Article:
These Nanny-State Cities Are Trying to Make It Illegal to Go Sledding
First, they came for our snow days. Now, they're coming for our sleds. Will the madness ever end?
The Associated Press reported Sunday that sledding — the sacred wintertime ritual of careening down a hill on anything you can get your hands on — is in danger. Cities across the country are banning the practice, claiming that safety concerns and potential legal battles outweigh any fun the activity might involve.
One such city is Dubuque, Iowa, where the city council plans to prohibit sledding in 48 of its 50 parks. "We have all kinds of parks that have hills on them," Marie Ware, Dubuque's leisure services manager, told the AP. "We can't manage the risk at all of those places."
Places like Dubuque say that the risks associated with sledding, like serious bodily harm, are a legitimate issue of public safety. They're also worried about possible lawsuits filed by those hurt while sledding. City council members were apparently lukewarm about the decision during meetings, but felt it was the only option "given liability concerns and demands from the city's insurance carrier," according to the AP.
Cities that have barred sledding on certain hills or posted signs indicating sledding's dangers include Des Moines, Iowa; Montville, New Jersey; Lincoln, Nebraska; and Columbia City, Indiana, according to Newsweek.
To be fair: The cities aren't imagining the safety risks. Sledding is dangerous — as you can imagine, hurtling down a slippery hill on a plastic object barely big enough to contain its rider isn't the safest recreational activity.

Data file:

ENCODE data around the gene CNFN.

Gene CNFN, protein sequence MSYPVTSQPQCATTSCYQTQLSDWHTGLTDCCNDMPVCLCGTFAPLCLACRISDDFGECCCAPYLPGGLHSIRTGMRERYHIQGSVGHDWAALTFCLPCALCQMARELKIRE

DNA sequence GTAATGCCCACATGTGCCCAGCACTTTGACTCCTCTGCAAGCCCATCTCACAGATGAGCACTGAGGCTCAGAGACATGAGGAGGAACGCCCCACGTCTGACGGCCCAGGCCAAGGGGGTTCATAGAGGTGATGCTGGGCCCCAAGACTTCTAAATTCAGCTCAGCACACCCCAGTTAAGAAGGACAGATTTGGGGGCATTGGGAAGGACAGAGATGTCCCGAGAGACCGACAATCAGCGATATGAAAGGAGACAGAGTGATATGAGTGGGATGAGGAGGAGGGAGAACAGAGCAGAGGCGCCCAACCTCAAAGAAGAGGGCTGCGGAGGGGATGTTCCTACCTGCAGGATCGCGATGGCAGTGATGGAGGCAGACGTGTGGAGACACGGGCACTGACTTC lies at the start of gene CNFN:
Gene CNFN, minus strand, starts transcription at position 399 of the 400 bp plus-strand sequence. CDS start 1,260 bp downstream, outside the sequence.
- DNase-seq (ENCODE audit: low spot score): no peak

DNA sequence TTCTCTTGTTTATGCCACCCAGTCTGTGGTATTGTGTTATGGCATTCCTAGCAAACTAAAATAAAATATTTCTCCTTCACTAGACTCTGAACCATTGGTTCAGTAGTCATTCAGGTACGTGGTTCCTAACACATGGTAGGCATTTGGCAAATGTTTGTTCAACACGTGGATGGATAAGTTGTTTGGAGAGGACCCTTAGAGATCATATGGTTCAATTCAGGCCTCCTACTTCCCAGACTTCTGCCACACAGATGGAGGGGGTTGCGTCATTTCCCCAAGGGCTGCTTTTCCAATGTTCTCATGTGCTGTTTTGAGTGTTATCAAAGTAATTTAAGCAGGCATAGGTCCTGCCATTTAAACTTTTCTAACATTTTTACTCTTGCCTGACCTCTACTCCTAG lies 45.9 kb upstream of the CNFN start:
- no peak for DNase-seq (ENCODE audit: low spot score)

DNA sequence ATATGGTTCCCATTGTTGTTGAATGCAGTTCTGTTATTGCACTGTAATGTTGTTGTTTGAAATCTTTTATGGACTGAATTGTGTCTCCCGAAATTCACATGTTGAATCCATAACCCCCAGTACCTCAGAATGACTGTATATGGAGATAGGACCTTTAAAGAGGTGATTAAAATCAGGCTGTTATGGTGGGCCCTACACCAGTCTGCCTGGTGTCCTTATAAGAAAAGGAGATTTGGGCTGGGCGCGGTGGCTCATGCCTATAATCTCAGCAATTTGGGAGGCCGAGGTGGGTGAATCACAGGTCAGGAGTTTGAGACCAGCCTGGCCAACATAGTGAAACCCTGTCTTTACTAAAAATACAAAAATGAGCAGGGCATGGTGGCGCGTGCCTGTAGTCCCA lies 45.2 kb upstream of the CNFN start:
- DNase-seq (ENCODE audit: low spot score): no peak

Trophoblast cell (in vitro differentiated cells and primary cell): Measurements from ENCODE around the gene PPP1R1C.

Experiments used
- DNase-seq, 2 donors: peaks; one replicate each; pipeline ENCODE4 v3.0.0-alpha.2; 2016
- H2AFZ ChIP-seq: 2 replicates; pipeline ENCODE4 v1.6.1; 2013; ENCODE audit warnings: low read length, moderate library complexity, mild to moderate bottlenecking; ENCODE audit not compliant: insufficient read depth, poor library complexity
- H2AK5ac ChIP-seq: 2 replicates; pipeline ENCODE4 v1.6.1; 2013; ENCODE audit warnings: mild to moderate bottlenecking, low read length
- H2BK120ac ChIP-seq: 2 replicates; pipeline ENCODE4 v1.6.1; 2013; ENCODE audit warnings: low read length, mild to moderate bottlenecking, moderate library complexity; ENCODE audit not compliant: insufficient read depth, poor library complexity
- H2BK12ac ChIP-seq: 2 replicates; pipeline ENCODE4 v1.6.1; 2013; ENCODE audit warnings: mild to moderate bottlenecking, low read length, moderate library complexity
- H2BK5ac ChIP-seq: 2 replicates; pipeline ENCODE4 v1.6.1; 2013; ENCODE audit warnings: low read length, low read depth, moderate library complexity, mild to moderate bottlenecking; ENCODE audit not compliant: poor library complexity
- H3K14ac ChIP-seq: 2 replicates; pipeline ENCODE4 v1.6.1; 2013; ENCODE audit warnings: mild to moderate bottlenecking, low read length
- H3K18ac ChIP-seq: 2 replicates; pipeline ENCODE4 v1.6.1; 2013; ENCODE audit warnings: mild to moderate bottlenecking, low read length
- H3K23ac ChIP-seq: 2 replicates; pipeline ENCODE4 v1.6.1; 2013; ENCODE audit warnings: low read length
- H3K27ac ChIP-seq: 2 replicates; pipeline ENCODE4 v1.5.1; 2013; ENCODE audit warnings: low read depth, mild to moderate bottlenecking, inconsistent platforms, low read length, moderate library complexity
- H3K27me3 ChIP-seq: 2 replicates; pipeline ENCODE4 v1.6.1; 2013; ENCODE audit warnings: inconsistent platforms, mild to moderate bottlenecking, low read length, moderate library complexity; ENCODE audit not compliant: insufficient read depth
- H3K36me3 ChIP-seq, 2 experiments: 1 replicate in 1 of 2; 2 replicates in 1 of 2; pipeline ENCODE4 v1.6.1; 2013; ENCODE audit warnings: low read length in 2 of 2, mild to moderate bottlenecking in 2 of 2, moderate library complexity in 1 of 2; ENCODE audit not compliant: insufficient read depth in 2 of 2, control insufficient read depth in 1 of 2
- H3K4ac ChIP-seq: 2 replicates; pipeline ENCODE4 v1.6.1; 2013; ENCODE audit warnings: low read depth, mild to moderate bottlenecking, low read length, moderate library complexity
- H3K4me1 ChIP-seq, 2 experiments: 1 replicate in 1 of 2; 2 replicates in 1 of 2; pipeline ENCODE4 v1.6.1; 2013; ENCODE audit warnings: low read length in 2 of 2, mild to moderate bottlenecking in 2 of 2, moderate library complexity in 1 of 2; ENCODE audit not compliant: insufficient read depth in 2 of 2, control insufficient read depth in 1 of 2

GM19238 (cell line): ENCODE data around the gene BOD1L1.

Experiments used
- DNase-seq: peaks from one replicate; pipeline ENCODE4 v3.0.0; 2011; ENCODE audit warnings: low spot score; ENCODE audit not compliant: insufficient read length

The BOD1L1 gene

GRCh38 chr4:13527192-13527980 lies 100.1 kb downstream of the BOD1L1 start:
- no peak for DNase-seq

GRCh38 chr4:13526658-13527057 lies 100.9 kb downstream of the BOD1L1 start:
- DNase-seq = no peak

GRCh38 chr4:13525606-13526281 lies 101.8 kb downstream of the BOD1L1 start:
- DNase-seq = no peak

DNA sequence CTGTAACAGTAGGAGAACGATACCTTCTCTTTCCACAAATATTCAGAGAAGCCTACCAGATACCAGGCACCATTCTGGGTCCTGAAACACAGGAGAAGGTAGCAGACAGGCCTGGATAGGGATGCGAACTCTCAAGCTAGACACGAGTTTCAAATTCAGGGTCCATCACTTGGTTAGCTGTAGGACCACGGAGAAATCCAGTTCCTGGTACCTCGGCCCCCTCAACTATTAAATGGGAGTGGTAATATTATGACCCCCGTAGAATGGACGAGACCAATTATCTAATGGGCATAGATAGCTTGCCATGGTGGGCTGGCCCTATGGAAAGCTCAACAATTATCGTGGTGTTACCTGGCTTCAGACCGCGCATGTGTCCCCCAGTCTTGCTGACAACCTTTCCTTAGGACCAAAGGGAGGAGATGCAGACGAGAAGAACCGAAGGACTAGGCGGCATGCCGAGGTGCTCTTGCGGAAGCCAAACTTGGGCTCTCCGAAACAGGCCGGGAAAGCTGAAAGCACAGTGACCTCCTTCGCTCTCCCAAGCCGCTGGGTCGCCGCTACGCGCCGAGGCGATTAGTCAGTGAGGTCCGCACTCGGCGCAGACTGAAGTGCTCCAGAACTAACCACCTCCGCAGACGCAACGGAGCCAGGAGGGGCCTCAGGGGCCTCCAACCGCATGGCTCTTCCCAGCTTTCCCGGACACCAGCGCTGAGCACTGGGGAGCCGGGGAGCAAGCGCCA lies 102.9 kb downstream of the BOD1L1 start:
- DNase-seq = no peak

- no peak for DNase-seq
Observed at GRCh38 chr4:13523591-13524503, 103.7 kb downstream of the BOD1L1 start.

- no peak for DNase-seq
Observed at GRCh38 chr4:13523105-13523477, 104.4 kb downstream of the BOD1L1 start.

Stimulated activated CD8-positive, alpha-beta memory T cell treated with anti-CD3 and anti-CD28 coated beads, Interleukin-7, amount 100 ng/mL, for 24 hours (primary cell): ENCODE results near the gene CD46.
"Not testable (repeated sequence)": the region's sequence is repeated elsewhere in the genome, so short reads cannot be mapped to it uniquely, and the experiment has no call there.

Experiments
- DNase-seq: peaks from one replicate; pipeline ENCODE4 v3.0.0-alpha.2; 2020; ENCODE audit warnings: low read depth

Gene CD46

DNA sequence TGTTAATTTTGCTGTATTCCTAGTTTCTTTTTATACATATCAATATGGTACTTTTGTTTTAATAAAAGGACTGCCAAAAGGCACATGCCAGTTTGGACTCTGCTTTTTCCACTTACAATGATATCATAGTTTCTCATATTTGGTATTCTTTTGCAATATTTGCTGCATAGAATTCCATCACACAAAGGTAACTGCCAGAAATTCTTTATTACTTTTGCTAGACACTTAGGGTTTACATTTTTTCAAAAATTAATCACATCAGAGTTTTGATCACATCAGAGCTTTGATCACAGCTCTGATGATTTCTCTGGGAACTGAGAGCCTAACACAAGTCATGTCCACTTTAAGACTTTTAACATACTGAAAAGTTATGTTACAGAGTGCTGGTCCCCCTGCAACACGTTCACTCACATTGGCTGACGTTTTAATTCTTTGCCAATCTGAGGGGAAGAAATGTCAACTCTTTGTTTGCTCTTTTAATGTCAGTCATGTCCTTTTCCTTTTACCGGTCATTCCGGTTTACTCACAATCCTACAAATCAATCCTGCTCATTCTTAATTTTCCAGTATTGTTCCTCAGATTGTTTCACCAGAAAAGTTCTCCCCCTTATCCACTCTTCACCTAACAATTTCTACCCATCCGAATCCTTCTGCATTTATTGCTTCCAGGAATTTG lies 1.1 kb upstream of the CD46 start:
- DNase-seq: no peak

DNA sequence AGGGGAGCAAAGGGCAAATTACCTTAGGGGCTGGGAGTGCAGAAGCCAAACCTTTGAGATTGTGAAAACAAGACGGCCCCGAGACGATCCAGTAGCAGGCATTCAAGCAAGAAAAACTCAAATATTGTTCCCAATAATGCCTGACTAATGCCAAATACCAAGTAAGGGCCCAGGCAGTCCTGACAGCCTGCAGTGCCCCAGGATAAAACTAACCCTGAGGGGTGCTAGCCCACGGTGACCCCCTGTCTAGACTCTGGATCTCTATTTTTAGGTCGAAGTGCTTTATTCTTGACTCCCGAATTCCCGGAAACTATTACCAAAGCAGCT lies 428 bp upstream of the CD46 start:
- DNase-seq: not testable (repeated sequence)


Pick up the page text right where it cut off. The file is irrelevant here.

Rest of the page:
More than 20,000 sledding injuries happen in the U.S. each year, according to a study by the Center for Injury Research and Policy at Nationwide Children's Hospital in Columbus, Ohio. "I want them to go sledding, I want them to have fun, but we could do a better job," Lara McKenzie, the study's lead researcher, told NBC News.
Other childhood activities, like riding a bike and jumping on a trampoline, are far more dangerous — the two are responsible for 275,000 and 82,000 injuries per year, respectively. But as McKenzie points out, "20,000 injuries a year for an activity you can only do a couple days a year is big."
But lawsuits are the biggest culprits here. The AP highlighted two recent cases involving sleds. In one, the family of a 5-year-old girl in Omaha, Nebraska, was awarded $2 million when she was paralyzed after hitting a tree; in another, a man in Sioux City, Iowa, received $2.75 million after he injured his spinal cord while sledding.
Ware admitted Dubuque wouldn't pursue serious legal action against sledding offenders, which suggests that cities are simply trying to protect themselves.
"We just ask people to stop doing it, and typically, that's what people do," she told Newsweek. "If a person becomes a repeat offender, if they are uncooperative, they could get a municipal infraction, like a fine."
As Steve King, proprietor of a pro-sledding website, told the AP, "We live in a lawsuit-happy society and cities are just being protective by banning sledding in areas that pose a risk for injury or death."
So sledding will likely only disappear when it's pried from the cold hands of fun-lovers everywhere. But good luck getting the law on your side — given these new restrictions, you'll likely get nothing more than a cold shoulder.